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Firefighters Battle Most Destructive Fire in California History; Decision on Florida Recount Expected in a Few Hours; Decision on Georgia Governor's Race Expected Next Week; Turkey Has Given Recordings Related to Khashoggi's Death to International Leaders; WSJ: Trump Had Central Role in Hush Money Payments to Porn Star and Playboy Model; House Democrats Target Trump's Tax Returns; Trump Tries to Downplay Whitaker Ties Amid Backlash; Michelle Obama Opens up About Motherhood, Marriage in her Memoir Becoming. Aired 8-9a ET

Aired November 10, 2018 - 08:00   ET





UNIDENTIFIED MALE: The Camp Fire the most destructive fire in California history.

UNIDENTIFIED FEMALE: There are very few people that, their homes are standing, mostly everybody has lost their homes.

UNIDENTIFIED MALE: U. S. President Donald Trump wasted no time criticizing his host the French President Emmanuel Macron as he arrived in Paris.

UNIDENTIFIED MALE: That is not a very auspicious start for a weekend that is supposed to recognize the virtues of World Peace.

UNIDENTIFIED MALE: The Wall Street Journal reports that Donald Trump not only knew about hush money payments made to two women but he was directly involved in the payment and process to get those stories killed.

UNIDENTIFIED MALE: My client is tired of being called a liar and with each passing month, we get closer and closer to judgment day.


ANNOUNCER: This is a New Day Weekend with Victor Blackwell and Christi Paul.

CHRISTI PAUL, HOST, NEW DAY WEEKEND, CNN: Good Saturday morning to you. So grateful to have you with us as always here. We want to begin in California. 9 people are dead now as these three major wildfires are still raging, they're still out of control in three different parts of the state.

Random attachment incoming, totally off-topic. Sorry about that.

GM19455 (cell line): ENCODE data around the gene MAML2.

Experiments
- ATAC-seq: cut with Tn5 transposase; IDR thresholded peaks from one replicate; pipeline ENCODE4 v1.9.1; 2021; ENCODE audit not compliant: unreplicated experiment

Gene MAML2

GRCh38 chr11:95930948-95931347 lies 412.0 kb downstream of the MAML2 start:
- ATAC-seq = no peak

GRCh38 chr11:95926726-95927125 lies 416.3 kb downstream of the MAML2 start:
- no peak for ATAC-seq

CHATFIELD: Heavenly father, please help us, please help us to be safe. I'm thankful for Jeremey and his willingness to be brave.

PAUL: In the north, the Camp Fire has burned nearly 90,000 acres. It is something, isn't it to listen to these people as they just try to get out, these people by the way, did you get out, we want to point out, this is in the town of Paradise.

VICTOR BLACKWELL, HOST, NEW DAY WEEKEND, CNN: In southern California, the Hill and Woolsey fires have forced nearly 100,000 people to leave their homes. CNN's Kaylee Hartung has been covering this fire from there in Oak Park, California where a local affiliate KCAL/KCBS is reporting that at least 150 of the homes there have been destroyed.

CHATFIELD: We are evacuating Paradise, County, California. We can't even see, we don't know where the fire is so please, please pray for us that we get out of here okay. Oh my god.

KAYLEE HARTUNG, CNN CORRESPONDENT: A desperate drive out of the flames for one family escaping from the town of Paradise. A town that's been almost wiped off the map by the large Camp fire in northern California.

UNIDENTIFIED MALE: I hope mom's going to be all right. God, it's so hot.

UNIDENTIFIED MALE: Hold on baby, hold on.

UNIDENTIFIED MALE: It'll be all right, we just - we'll be okay.

HARTUNG: The Camp fire is one of the three major wildfires roaring through California, this morning and it's being called the most destructive fire in state history with almost 7000 structures gone in two days. Homes, schools, businesses and more. The campfire is also one of the deadliest wildfires according to state officials, killing at least 9 people with dozens missing.

KEN PIMLOT, CHIEF, CALFIRE: We are a long way from being out of the firefight. Right now our focus is on life safety. There are active rescues continuing to going on, on all of these fires and in particular the Camp fire in Butte county.

HARTUNG: Two major fires in southern California are just miles from the bar where 12 people were killed in a mass shooting in Thousand Oaks. And evacuations were ordered for nearby Malibu, the beach side city popular with celebrities.

Singer Cher tweeted, "I'm worried about my house but there is nothing I can do. Friends' houses have burned. I can't bear the thought of there being no Malibu. I've had a house in Malibu since 1972."

Lady Gaga also tweeted, "I'm thinking so deeply for everyone who is suffering today from these abominable fires and grieving the loss of their homes or loved ones. I'm sitting here with many of you wondering if my home will burst into flames. All we can do is pray together and for each other. God bless you."